NFL Nation's James Walker examines the three biggest issues facing the Miami Dolphins heading into training camp.
Bill Lazor's offense: There is a new sheriff in town responsible for adding life into Miami's struggling offense. The Dolphins hired Lazor, a former quarterbacks coach of the Philadelphia Eagles, to take over for Mike Sherman after Miami's offense became stale and predictable last season. Lazor may be the biggest key to getting the Dolphins over the hump. Miami's 27th-ranked offense held the team back during its 8-8 season. Lazor is bringing an up-tempo style and many of the principles he learned from Chip Kelly in Philadelphia. Early indications are that Lazor is a demanding coach who expects a lot of his players. Lazor threw a lot at this group in organized team activities (OTAs) and minicamp and had mixed results. There were mixed protections, dropped balls and overall sloppy play at times, which is expected at this stage. Still, Lazor's scheme is getting rave reviews from Dolphins players on both sides of the football. The key will be for the offensive players to pick up the scheme well enough to have early success. According to Dolphins head coach Joe Philbin, the entire offensive playbook was installed before training camp. The Dolphins cannot afford to be sloppy and unorganized on offense early in the regular season. They will play a pair of division games in Week 1 and Week 2 against the New England Patriots and Buffalo Bills, respectively.
Ryan Tannehill: A case can be made that quarterback play is the key to every season in the NFL. But never has the spotlight been brighter on Tannehill. The kid gloves are off and this a crucial third year for the former first-round pick. Is Tannehill a franchise building block or just another average quarterback? He's shown reasons to make a case for both sides. But the Dolphins are standing behind Tannehill for at least one more season to see if he can improve on his 15-17 career record. This year Tannehill must prove he can lead the Dolphins to the playoffs. The wild card is Tannehill is learning a new offense for the first time in his career. He played for Sherman at Texas A&M and the Dolphins, which used the same offense that was built around his skills. It's unknown how Tannehill will respond to playing in a different offense. Tannehill made plays in OTAs and minicamp, but he certainly didn't look dominant. His accuracy was off at times and he didn't make many deep-ball connections, which has been a weakness of his for two years. Tannehill must build on his offseason performances and strive for more consistency in training camp and the preseason.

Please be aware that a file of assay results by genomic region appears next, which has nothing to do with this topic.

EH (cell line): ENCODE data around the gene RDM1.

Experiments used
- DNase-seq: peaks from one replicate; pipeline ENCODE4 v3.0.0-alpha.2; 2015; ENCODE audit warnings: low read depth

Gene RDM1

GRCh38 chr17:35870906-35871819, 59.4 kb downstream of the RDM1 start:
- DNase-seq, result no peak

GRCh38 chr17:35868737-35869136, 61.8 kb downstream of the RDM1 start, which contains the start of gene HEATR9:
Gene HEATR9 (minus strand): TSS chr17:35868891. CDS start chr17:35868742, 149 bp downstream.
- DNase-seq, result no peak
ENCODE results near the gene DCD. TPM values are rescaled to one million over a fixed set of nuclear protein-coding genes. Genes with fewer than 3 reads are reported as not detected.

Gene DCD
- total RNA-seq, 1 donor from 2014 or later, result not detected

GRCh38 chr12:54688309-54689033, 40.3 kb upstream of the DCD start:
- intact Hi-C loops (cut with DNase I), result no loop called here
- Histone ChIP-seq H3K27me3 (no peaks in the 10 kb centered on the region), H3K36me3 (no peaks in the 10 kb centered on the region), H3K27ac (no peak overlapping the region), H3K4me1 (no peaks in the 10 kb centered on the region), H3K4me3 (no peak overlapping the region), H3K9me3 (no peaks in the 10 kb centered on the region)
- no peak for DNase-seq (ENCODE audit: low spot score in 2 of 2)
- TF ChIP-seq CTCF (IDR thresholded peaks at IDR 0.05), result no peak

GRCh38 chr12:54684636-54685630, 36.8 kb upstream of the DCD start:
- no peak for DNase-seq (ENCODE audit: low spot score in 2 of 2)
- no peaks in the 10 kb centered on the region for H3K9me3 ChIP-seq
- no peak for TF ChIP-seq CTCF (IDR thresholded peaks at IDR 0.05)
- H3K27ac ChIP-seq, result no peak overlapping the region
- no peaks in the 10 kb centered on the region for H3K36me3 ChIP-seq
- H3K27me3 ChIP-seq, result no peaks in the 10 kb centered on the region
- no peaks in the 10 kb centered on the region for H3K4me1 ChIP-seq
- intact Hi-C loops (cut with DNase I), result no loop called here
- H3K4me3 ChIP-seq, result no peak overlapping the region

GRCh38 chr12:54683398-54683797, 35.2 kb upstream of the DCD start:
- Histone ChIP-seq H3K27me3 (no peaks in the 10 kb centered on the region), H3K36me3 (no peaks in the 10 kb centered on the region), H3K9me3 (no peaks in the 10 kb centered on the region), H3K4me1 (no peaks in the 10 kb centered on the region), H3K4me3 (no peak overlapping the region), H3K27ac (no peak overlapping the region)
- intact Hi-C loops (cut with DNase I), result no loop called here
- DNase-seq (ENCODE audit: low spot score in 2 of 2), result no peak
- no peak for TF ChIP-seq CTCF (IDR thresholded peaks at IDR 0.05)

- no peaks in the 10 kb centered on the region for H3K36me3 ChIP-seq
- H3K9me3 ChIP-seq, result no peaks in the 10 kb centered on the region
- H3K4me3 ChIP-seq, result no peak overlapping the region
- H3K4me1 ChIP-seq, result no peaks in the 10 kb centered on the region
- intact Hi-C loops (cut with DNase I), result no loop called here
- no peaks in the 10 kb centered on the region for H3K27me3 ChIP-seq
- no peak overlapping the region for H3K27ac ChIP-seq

Linebacker issues: The Dolphins enter training camp without a natural middle linebacker in the starting lineup. Miami addressed a lot of holes this offseason, but the team is going into the season with the same group of linebackers that struggled stopping the run and couldn't defend slot receivers or tight ends with any consistency. The Dolphins believe they've found the answer by moving Dannell Ellerbe to outside linebacker and swapping Koa Misi to middle linebacker. Miami's coaching staff believes Ellerbe will be free to make more plays outside, while Misi's athleticism will translate better in the middle. Misi has never played middle linebacker in his NFL career or at the University of Utah. This is a risky experiment by the Dolphins at an important position. The middle linebacker is often the quarterback of the defense. Misi will be responsible for making the play calls, lining up players and patrolling the middle of the field. The good news is there is still plenty of time for this group to get in sync during training camp and the preseason. The Dolphins invested a lot of money in their linebackers, so they are sticking with them for at least one more year.